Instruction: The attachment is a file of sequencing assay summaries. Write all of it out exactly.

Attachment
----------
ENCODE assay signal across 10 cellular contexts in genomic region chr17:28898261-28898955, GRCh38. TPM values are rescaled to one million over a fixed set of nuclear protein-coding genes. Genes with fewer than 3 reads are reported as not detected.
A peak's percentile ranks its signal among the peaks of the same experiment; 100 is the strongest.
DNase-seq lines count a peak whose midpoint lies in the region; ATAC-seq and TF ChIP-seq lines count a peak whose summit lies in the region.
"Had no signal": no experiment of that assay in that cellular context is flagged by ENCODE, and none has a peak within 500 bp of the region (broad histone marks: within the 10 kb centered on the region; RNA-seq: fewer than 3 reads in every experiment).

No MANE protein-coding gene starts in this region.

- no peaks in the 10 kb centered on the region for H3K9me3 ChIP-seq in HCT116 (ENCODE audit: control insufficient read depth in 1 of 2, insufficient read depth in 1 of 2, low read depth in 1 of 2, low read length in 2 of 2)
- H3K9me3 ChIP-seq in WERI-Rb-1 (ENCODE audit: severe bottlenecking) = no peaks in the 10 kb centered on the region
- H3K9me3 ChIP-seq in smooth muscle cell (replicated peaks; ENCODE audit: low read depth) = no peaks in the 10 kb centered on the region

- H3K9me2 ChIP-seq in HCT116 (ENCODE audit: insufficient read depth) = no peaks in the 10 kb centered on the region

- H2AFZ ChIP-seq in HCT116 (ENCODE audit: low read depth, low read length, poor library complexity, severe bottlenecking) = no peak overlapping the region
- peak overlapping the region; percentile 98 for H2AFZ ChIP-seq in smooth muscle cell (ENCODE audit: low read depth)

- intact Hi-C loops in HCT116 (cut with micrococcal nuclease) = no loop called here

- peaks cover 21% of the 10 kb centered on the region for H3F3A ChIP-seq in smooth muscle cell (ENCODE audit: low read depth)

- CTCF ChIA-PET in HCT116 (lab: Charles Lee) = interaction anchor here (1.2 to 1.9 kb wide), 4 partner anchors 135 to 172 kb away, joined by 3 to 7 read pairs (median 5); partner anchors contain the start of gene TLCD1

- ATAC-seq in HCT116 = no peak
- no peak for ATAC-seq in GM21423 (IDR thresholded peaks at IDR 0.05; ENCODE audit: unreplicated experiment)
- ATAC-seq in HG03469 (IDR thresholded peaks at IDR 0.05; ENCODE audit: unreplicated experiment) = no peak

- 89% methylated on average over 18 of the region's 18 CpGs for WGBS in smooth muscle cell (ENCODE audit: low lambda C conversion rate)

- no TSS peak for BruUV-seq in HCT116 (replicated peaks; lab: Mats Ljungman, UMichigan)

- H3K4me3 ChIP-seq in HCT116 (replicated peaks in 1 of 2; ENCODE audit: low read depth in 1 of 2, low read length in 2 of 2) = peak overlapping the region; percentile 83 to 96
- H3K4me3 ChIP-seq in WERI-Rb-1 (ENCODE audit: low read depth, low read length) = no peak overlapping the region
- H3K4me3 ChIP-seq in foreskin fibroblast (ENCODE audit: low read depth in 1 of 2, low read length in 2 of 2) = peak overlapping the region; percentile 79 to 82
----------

ENCODE assay signal across 10 cellular contexts in genomic region chr17:28898261-28898955, GRCh38. TPM values are rescaled to one million over a fixed set of nuclear protein-coding genes. Genes with fewer than 3 reads are reported as not detected.
A peak's percentile ranks its signal among the peaks of the same experiment; 100 is the strongest.
DNase-seq lines count a peak whose midpoint lies in the region; ATAC-seq and TF ChIP-seq lines count a peak whose summit lies in the region.
"Had no signal": no experiment of that assay in that cellular context is flagged by ENCODE, and none has a peak within 500 bp of the region (broad histone marks: within the 10 kb centered on the region; RNA-seq: fewer than 3 reads in every experiment).

No MANE protein-coding gene starts in this region.

- no peaks in the 10 kb centered on the region for H3K9me3 ChIP-seq in HCT116 (ENCODE audit: control insufficient read depth in 1 of 2, insufficient read depth in 1 of 2, low read depth in 1 of 2, low read length in 2 of 2)
- H3K9me3 ChIP-seq in WERI-Rb-1 (ENCODE audit: severe bottlenecking) = no peaks in the 10 kb centered on the region
- H3K9me3 ChIP-seq in smooth muscle cell (replicated peaks; ENCODE audit: low read depth) = no peaks in the 10 kb centered on the region

- H3K9me2 ChIP-seq in HCT116 (ENCODE audit: insufficient read depth) = no peaks in the 10 kb centered on the region

- H2AFZ ChIP-seq in HCT116 (ENCODE audit: low read depth, low read length, poor library complexity, severe bottlenecking) = no peak overlapping the region
- peak overlapping the region; percentile 98 for H2AFZ ChIP-seq in smooth muscle cell (ENCODE audit: low read depth)

- intact Hi-C loops in HCT116 (cut with micrococcal nuclease) = no loop called here

- peaks cover 21% of the 10 kb centered on the region for H3F3A ChIP-seq in smooth muscle cell (ENCODE audit: low read depth)

- CTCF ChIA-PET in HCT116 (lab: Charles Lee) = interaction anchor here (1.2 to 1.9 kb wide), 4 partner anchors 135 to 172 kb away, joined by 3 to 7 read pairs (median 5); partner anchors contain the start of gene TLCD1

- ATAC-seq in HCT116 = no peak
- no peak for ATAC-seq in GM21423 (IDR thresholded peaks at IDR 0.05; ENCODE audit: unreplicated experiment)
- ATAC-seq in HG03469 (IDR thresholded peaks at IDR 0.05; ENCODE audit: unreplicated experiment) = no peak

- 89% methylated on average over 18 of the region's 18 CpGs for WGBS in smooth muscle cell (ENCODE audit: low lambda C conversion rate)

- no TSS peak for BruUV-seq in HCT116 (replicated peaks; lab: Mats Ljungman, UMichigan)

- H3K4me3 ChIP-seq in HCT116 (replicated peaks in 1 of 2; ENCODE audit: low read depth in 1 of 2, low read length in 2 of 2) = peak overlapping the region; percentile 83 to 96
- H3K4me3 ChIP-seq in WERI-Rb-1 (ENCODE audit: low read depth, low read length) = no peak overlapping the region
- H3K4me3 ChIP-seq in foreskin fibroblast (ENCODE audit: low read depth in 1 of 2, low read length in 2 of 2) = peak overlapping the region; percentile 79 to 82